Imagine taking your phone out of your pocket, attaching a pair of goggles and being transported into a fully immersive virtual space where you can move freely and peek around corners. Via holographic 3D video, you'd be able to enter a game, story, faraway locale or learning environment. If this scenario sounds like it’s a prediction for the 2020s, several companies say they're working to bring us similar technology within a matter of months.
We recently spoke with Jules Urbach, co-founder and CEO of the Los Angeles-based cloud rendering company OTOY, who recently made waves in the tech and entertainment world when they announced that their pipeline would be helping companies bring holographic video to mobile phones by 2015.
Can you explain this technology for the average person? How will this directly affect our lives in the next few years?
Jules Urbach: There's a lot of work being done to take your mobile phone and turn it into the equivalent of a viewfinder. The software we're working on is focused on bringing the most true-to-life interactive scenes to any device, even relatively low-powered smartphones.
Google has Google Cardboard and Samsung has announced their Virtual Reality [VR] initiatives with Oculus. Those things are going to impact tens of millions of people that already have a mobile phone. There's been a lot of focus on VR for gaming, but there's an even bigger impact, especially on mobile, to view something that's immersive — a phone that you can strap to your eyes, that tracks your head as you move it. That's the immediate impact for consumers. We've designed a video format that streams that kind of experience and it goes perfectly with these VR experiences that Google, and Samsung, and Facebook are delivering this year.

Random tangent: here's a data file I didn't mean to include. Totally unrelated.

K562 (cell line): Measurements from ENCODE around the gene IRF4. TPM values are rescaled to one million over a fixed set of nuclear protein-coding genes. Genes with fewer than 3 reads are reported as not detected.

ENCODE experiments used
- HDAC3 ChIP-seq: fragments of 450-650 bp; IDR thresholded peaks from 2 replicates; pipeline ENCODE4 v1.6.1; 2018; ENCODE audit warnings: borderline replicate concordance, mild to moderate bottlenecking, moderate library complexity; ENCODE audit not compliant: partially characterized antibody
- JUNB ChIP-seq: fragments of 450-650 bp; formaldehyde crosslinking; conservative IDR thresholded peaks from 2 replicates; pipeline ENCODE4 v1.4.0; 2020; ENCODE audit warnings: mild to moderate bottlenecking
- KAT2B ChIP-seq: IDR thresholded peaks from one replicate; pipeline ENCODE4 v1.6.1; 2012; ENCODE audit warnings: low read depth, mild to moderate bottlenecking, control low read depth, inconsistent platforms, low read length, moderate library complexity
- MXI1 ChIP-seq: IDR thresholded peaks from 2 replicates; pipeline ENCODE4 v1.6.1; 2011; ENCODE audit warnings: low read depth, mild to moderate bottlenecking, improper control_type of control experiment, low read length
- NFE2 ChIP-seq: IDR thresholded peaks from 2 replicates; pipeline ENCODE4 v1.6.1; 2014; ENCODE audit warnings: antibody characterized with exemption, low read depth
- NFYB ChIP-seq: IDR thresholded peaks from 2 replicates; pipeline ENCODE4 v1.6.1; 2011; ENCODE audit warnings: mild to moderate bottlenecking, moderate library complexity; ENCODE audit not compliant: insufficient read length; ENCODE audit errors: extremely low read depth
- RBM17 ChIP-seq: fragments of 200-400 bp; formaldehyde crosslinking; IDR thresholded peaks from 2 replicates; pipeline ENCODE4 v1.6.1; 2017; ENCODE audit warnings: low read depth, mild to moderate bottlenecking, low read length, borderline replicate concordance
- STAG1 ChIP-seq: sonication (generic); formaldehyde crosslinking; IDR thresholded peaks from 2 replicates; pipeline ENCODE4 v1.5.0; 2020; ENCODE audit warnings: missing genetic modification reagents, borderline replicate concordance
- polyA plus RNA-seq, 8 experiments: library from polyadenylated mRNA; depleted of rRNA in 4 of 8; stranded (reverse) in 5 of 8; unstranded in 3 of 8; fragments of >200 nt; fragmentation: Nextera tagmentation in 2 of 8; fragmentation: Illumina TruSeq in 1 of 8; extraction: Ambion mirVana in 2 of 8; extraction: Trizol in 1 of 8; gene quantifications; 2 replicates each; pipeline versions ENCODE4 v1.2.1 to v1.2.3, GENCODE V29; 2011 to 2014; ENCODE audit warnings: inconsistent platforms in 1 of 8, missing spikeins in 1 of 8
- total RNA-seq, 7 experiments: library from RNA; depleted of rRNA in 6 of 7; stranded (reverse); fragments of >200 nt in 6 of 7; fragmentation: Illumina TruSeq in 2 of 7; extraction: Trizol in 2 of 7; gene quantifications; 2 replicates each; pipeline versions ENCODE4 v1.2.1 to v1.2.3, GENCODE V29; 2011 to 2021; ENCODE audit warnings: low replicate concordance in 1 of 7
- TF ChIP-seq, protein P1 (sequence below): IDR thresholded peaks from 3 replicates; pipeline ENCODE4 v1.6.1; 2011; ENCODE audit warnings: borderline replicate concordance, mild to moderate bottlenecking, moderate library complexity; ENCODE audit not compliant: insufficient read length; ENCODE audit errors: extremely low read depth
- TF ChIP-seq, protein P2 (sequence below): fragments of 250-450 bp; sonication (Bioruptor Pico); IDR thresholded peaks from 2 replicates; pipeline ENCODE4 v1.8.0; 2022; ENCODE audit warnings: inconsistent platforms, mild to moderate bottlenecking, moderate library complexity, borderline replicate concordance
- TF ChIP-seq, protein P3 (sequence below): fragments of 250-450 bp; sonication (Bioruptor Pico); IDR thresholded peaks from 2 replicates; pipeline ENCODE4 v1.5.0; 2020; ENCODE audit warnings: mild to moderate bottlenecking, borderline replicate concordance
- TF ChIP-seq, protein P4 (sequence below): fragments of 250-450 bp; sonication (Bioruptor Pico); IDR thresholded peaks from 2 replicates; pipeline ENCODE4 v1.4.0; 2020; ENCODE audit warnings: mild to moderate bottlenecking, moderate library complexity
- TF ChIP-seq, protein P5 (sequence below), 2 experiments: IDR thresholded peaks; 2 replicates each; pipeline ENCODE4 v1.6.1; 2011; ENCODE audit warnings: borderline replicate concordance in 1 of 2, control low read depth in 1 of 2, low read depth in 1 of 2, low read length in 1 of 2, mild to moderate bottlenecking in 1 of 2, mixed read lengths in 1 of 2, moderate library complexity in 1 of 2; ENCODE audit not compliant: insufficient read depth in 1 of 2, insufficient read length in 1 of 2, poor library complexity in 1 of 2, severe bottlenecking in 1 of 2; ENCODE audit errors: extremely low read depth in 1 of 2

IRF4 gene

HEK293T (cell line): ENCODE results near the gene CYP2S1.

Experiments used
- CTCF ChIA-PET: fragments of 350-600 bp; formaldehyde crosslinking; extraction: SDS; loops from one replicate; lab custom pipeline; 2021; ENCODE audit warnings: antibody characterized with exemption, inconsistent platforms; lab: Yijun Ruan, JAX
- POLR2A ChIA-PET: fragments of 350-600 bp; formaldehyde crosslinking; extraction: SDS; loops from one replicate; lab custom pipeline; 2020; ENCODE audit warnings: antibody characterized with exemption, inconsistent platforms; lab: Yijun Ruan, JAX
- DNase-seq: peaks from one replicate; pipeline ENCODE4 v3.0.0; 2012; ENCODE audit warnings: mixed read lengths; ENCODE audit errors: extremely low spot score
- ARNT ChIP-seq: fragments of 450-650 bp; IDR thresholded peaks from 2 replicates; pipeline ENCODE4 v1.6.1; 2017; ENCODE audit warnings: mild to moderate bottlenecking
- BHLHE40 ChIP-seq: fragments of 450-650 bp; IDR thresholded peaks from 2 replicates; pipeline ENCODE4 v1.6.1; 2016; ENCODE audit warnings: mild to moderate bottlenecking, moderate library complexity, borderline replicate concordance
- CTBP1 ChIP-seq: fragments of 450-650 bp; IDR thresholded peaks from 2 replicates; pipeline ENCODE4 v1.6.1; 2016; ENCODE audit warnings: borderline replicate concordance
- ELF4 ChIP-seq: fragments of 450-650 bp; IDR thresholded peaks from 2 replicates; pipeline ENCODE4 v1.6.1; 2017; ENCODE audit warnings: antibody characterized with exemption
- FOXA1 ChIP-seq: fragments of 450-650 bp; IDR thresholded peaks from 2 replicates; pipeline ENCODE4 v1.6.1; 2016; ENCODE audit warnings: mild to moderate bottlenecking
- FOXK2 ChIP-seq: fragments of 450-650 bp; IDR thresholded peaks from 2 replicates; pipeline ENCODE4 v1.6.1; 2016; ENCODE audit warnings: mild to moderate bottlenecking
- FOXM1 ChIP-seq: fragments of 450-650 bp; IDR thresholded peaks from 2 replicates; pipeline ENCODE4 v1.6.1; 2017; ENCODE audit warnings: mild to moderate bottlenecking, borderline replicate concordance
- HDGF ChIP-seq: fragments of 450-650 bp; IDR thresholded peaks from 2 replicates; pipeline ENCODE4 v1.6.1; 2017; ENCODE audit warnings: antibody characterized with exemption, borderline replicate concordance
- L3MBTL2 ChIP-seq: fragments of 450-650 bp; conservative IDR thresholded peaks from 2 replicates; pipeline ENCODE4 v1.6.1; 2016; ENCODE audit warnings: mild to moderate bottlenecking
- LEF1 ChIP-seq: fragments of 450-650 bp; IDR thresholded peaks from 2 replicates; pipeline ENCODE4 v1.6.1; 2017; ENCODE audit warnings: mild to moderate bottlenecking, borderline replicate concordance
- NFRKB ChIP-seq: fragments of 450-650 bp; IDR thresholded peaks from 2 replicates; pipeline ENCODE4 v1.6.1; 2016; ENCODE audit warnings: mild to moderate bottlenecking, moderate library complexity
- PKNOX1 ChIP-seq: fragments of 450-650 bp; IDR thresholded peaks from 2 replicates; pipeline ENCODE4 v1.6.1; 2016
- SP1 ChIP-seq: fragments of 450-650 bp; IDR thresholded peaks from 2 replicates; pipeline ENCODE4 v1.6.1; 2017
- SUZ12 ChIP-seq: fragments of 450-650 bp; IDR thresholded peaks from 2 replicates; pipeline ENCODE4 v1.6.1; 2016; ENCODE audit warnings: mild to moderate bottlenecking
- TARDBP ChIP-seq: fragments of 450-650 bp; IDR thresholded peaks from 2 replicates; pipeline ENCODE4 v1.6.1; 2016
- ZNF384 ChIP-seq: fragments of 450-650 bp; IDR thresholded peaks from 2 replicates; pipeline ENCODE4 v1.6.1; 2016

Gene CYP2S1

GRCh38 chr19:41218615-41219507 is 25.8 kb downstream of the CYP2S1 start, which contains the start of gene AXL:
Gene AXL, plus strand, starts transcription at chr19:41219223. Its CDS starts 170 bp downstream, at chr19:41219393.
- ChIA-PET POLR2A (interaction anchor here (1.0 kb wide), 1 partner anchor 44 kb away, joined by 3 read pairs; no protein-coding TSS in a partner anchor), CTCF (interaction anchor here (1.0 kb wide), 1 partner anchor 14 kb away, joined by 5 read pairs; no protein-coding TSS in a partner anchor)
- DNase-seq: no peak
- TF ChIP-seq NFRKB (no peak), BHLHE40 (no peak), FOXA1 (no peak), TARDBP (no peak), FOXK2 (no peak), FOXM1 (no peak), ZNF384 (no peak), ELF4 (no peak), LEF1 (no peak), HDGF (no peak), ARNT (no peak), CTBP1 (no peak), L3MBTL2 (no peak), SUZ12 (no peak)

What are some uses for this technology in the realm of education?
Jules Urbach: I think the idea of having a holographic stream serve as a living photograph, for example, is awesome for things like touring far places like the Taj Mahal or the Smithsonian. You can have almost an identical experience. You're not really allowed to touch anything in the Smithsonian; you can only look at it. If we captured a holographic volume of the entire Smithsonian, well, that's something you can replicate pretty well inside of a lot of these streams.
I also think that classroom VR is pretty exciting because it's not just sitting in a lecture, but the teacher's visuals can be presented holographically — that makes a big difference in communicating key concepts visually.
When you're immersing a student in a VR experience or a hologram, they also don't have anything outside of that to distract them. The room itself turns into the lecture. If you're fully immersed in looking at a molecule or a lipid and that's all you're seeing, not only is it fun, but it will capture your entire attention. That's very important for younger students who are growing up in a digitally rich society with a lot of distractions.
What about entertainment?
Jules Urbach: We make the software secret sauce that will let you enjoy incredible scenes from your favorite movies in a completely interactive and realistic way on your phone. We're also working with three Hollywood studios currently, where if you buy the Blu- Ray, or the DVD, or the online video on-demand version [of a film], you will get a link to a holographic stream that gives you a tour of the sets behind the scenes. That's going to be probably one of the first things we launch commercially with this technology.